Dvaita philosophy was put forward by Madhavacharya, a medieval India bhakti saint. He was a Vaishnavite whose soul aim was to disprove the theory of Maya or unreality of the world and establish the doctrine of Bhakti or love and faith on a secure basis.
In contrast to Shankara’s Non-dualism and Ramanuja’s qualified Non-dualism, Madhavacharya put forward five eternal distinctions or individualities viz.
(i) Distinction between god and an individual spirit
(ii) God and the inanimate world
(iii) The individual spirit and the inanimate world
(iv) One individual spirit and another
(v) One inanimate object and another.
The followers of Madhava sect follow the method of Vaisheshikas and divide all existing things into categories of substance, qualities etc.
God or the Supreme being possesses an infinite number of qualities and his functions are eight viz. (i) creation (ii) protection (iii) dissolution (iv) controlling all things (v) giving knowledge (vi) manifestation of himself (vii) tying beings down to the world (viii) redemption.
Lakshmi is independent of God as she is eternal and blessed like the supreme soul and is his consort. All knowledge emanates from Paramatma, whatever the means by which it is achieved.
Direct perception is plaussible for everyone and can be aquired by different means like Vairagya, equanimity, self-control, acquaintance with the lore, attendance on Gupj or perceptor and acquisition of knowledge from him, reflection on what has been taught, devotion and love of God.
Dvaita, doctrine is simply theistic and recognized the Supreme God with Narayan or he is generally classified as Vishnu. The great saint earned the title of Poorna Prajna. His philosophy is realistic in absolute sense.
He popularize ‘Yathar-Vada’. According to him there are seven senses which help us to know, Manas and Saksin are the remaining two instruments and through which things are known. The concept of Saksin as the seventh principle is a unique feature of Dvaita philosophy.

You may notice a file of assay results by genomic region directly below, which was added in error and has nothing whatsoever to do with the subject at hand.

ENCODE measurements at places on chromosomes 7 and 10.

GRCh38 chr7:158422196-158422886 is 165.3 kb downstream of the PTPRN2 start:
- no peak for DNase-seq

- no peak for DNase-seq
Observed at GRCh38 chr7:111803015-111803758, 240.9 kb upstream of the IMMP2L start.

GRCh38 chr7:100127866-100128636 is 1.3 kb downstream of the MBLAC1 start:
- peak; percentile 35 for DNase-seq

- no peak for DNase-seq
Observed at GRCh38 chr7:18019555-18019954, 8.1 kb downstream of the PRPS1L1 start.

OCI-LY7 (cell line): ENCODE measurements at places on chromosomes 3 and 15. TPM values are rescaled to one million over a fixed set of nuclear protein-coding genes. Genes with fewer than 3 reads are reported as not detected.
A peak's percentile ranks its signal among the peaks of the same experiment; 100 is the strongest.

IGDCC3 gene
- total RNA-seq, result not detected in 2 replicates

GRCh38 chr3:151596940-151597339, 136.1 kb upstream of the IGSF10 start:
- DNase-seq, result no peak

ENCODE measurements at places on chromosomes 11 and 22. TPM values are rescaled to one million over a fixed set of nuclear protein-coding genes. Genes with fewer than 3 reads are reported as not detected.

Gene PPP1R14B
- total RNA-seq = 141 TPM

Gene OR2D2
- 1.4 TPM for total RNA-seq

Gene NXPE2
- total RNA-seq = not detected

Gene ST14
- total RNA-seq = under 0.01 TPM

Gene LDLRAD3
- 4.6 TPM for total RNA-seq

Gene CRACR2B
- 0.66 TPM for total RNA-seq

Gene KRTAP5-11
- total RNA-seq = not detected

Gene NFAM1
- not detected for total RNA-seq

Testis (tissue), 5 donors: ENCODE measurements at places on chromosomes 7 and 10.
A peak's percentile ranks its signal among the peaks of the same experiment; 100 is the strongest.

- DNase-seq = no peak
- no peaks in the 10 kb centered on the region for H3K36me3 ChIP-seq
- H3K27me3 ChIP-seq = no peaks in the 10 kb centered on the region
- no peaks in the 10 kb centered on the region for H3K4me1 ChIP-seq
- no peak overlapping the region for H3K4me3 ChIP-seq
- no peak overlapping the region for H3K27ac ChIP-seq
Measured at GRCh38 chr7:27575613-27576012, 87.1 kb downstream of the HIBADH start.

In 12th century South India witnessed the rise of new religion which was named as Lingayat movement.
Lingayatism is the faith professed and followed by the Karnatak Veerashaivas. Basaveshwara is considered as the founder of this faith. He composed Vachan Shastras which are believed to be the scriptures that embody the principles of the Lingayatism. Basaveshwara lived at the court of Kalachuris and he established his faith after bitter disputes with jainas. It is believed that Basava was born to a brahmin, rebelled against the rigid practices of the caste-system that prevalent in the society during the time. He eventually began propounding his philosophy with a caste-less society at its core. Soon, his philosophy began attracting large numbers of people from various classes including lower class also. Saints like Allama Prabhu, Akka Mahadevi and Channabasavanna also played pivotal roles in the spreading of the message and the true meaning of Lingayatism.
The Lingayats are worshippors of the God Shiva. They strongly opposed caste system and rejected fastes, feasts, pilgrimages, rituals and sacrifices. They opposed chil marriage and strongly support widow remarriage.
The philosophy of Basaveshwara may be classified into three propositions, viz., God is real, the world is a challenge and an inspiration, and the goal of life is to attune itself to living in communion with the Divine Being and making life harmonious with society. His philosophy successfully make balance between the outer and inner in a man, the Bahiranga and the Antharanga. He was great reformer and at the same time, the Bhakti bhandari, the very treasure of devotion.